Access to technology and the internet has made it possible for ordinary citizens to report or post eye-witness accounts of important events as they unfold. At the time when agitations against Hosni Mubarak were taking place in Tahrir Square and the Egyptian Government had imposed a blanket ban on the Media reporting of events, it was ordinary citizens who filmed the protests on their mobile phones and then somehow smuggled these across the border! According to Jay Rosen, “A Most Useful Definition of Citizen Journalism”-21 May, 2012, Citizen Journalism takes place, “when the people formerly known as the audience employ the press tools they have in their possession to inform one another.” In most cases, a mobile phone with a sensible camera, internet connection and a YOUTUBE account suffice as “press tools”. The advantage of this kind of reporting lies in the possibility of its being fresh, original and piping hot! When a citizen goes beyond taking photographs on his cell phone and writes on a blog, it becomes even more participatory in nature.
Citizen Journalism is however distinct from professional journalism and so it is more avant-garde, sensational, unregulated, uncensored, and more likely to touch a raw nerve in the viewers or readers of blogs. The existence of social networking sites on the internet have also given a fillip to this “art-brute” form of reporting by the man on the street. Its ability to appeal to the mass sentiment and its popularity have meant that today blogging and citizen journalism are presenting an ever growing challenge to formal and institutionalized journalism. However, the lack of regulation and lack of censorship could mean that what is posted by ordinary citizens might instigate communal tensions in a country like India, or inflame public opinion against the Government as is the case in a country like Syria.
Institutionalised journalism however continues to have its weaknesses. It is a known fact that a good dinner with gifts thrown in might attract a favourable report, while a cold shoulder might result in an unfavourable report. In many cases, the notes taken by an accredited journalist would be developed overnight into a report which would then be taken to the Editor for further editing and changes in order to favour or disfavour a person or a group of people being covered in the report. In many cases, such reports lack the zest or the bite of the fresh news item posted by the ordinary citizen in the form of a tweet or a write -up on a blog. Technology has surely empowered the common citizen to such an extent that he or she is able to develop an interesting report on an event accompanied with photographs on a blog or social networking site.
Citizen Journalism might however not always be about political issues. It could be a write-up on environmental issues such as the poor state of National Parks poor up-keep of animal and bird sanctuaries including in some cases the poor state of rivers in the country like the Yamuna River. In many cases such reports by alert citizens have prompted pro-active action by Governments and Non-Governmental Organisations. Photographs taken of dried river beds, effluent choked rivers, polluting smoke-stacks of industries, blatant violations of traffic rules, and jumping of red lights have had their impact.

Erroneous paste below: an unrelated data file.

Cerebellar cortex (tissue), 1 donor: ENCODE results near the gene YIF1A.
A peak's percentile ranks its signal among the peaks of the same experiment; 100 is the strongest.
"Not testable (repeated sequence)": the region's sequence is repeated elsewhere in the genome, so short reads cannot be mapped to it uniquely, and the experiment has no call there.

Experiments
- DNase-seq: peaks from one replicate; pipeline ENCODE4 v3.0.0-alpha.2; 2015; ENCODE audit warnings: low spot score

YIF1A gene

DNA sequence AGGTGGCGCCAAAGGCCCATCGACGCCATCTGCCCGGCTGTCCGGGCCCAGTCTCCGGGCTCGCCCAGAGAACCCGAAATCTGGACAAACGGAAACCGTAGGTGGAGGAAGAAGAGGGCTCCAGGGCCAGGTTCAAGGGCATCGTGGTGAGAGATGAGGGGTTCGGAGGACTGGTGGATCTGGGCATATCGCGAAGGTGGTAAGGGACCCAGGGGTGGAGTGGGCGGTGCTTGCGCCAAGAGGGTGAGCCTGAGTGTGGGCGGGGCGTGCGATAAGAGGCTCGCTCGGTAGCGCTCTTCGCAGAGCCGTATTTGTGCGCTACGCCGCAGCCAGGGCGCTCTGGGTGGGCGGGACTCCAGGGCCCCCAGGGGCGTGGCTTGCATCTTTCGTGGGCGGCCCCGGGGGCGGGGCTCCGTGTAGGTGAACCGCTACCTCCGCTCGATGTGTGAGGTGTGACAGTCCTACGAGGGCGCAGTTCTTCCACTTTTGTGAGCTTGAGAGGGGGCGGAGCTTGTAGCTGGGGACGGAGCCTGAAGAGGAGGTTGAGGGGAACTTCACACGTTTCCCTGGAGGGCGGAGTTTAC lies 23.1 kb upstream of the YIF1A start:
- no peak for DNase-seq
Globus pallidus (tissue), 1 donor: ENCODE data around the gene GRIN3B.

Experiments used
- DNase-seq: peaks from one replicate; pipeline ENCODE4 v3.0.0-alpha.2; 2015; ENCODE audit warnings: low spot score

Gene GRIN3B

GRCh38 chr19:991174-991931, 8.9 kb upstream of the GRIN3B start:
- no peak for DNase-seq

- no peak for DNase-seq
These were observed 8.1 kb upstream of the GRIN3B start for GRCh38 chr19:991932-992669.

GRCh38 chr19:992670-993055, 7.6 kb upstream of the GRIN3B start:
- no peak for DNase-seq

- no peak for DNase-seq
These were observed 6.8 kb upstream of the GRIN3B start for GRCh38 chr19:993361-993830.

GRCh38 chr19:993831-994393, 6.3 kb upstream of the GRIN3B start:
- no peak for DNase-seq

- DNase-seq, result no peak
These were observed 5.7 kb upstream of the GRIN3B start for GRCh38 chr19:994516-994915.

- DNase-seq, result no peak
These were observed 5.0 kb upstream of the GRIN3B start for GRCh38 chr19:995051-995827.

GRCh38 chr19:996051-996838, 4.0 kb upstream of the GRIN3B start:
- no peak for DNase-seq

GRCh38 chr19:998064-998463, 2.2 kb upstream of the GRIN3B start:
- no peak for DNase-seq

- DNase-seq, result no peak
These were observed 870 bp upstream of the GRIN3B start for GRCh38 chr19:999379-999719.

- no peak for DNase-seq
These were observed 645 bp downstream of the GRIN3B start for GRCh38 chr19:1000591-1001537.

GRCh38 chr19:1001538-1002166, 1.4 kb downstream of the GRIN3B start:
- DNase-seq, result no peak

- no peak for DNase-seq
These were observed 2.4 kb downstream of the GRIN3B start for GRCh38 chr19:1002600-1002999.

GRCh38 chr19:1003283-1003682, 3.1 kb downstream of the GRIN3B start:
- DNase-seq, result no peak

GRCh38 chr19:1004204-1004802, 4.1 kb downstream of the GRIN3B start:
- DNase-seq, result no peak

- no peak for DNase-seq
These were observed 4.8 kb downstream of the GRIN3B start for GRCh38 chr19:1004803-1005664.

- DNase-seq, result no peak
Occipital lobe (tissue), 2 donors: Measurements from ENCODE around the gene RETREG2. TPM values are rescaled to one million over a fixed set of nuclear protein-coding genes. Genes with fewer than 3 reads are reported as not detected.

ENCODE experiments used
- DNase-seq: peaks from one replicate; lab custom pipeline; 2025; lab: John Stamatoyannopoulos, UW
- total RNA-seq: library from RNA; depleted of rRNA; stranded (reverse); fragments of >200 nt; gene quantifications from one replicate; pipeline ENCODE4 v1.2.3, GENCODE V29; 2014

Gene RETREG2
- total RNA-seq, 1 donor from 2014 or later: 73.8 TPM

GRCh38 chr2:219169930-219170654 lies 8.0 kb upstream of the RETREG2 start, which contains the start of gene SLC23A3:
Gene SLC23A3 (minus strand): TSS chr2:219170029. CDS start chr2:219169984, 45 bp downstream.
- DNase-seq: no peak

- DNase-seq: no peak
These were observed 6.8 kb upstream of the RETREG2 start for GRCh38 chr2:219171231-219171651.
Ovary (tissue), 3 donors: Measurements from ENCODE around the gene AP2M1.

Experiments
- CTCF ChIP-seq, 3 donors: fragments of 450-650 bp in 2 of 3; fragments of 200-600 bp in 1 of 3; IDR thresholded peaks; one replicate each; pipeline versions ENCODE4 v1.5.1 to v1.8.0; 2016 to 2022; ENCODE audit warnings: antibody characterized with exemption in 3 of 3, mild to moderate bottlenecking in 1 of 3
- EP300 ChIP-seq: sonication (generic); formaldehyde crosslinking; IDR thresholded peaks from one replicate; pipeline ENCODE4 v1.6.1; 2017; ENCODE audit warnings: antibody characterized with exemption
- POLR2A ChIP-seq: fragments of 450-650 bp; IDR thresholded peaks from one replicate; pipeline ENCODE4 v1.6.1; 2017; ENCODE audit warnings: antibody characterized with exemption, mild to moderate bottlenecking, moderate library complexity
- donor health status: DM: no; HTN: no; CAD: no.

Citizen Journalism has had a long history, especially in the West, especially in America after journalists themselves began to question their own predictability of their coverage of the U.S. Presidential elections in 1988. At that time the advent of the Citizen Journalist movement was a countermeasure to an eroding trust in institutionalised media and a general sense of disillusionment with the polity. In the recent past, the Jasmine Revolution which forced the President of Tunisia, Zine El Abidine Ben Ali out of his seat and the Arab-Spring revolution all saw the rise of active Citizen Journalism that exposed corrupt Governments and gave voice to the common man’s disenchantment with a dictatorial system of governance. In a world where technology has empowered the common man, it is not surprising when there is a proliferation of views from divers people, starting from the grass-root levels and going on to bureaucrats. If Mubarak was ousted from his seat, then it was partly because of those citizen journalists, bloggers and those who tweeted endlessly from their phones. In Libya too, the overturning of a dynasty of the “Desert Fox” could partly have been because of public discontent finding expression in the form of blogs, tweets, and updates on social networking sites. In India, the big brother revolution spearheaded by Anna was an expression of public discontent with corruption in the country. The numerous demonstrations, most of them peaceful lead by Anna Hazare found expression in the form of blogs and tweets. In any case, most accomplished journalists are also accomplished bloggers and tweeters. There is therefore a grey area which is shared by accredited journalists and those who have had no training in Journalism. Growing public discontent, and a increasing demand for changed have ensured that the voice of the citizen journalist is here to stay and will continue to be heard for a long time to come, unless governments evolve a system to “gag the voice of the common man”!